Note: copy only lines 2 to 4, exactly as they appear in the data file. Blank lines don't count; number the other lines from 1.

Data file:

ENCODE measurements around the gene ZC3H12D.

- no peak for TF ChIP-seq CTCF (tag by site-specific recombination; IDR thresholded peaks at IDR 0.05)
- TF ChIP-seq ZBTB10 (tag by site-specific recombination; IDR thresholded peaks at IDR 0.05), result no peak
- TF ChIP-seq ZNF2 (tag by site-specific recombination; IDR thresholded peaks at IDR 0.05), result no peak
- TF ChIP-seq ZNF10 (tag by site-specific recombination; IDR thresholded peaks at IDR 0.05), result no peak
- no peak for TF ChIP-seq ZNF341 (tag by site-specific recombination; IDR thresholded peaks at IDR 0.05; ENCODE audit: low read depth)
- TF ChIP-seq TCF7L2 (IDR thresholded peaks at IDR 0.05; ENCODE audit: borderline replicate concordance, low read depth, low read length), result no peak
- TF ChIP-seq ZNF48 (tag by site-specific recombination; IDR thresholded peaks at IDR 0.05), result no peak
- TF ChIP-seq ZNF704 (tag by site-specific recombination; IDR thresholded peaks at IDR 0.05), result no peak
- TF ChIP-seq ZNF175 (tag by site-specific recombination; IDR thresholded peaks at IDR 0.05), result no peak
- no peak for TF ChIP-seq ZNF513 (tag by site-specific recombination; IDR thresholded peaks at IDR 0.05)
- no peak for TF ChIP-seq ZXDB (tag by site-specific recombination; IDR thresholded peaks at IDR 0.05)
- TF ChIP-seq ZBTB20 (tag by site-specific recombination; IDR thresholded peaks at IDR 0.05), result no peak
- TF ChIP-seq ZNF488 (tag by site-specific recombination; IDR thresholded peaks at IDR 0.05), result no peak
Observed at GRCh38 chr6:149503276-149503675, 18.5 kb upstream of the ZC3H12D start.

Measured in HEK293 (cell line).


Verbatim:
- no peak for TF ChIP-seq CTCF (tag by site-specific recombination; IDR thresholded peaks at IDR 0.05)
- TF ChIP-seq ZBTB10 (tag by site-specific recombination; IDR thresholded peaks at IDR 0.05), result no peak
- TF ChIP-seq ZNF2 (tag by site-specific recombination; IDR thresholded peaks at IDR 0.05), result no peak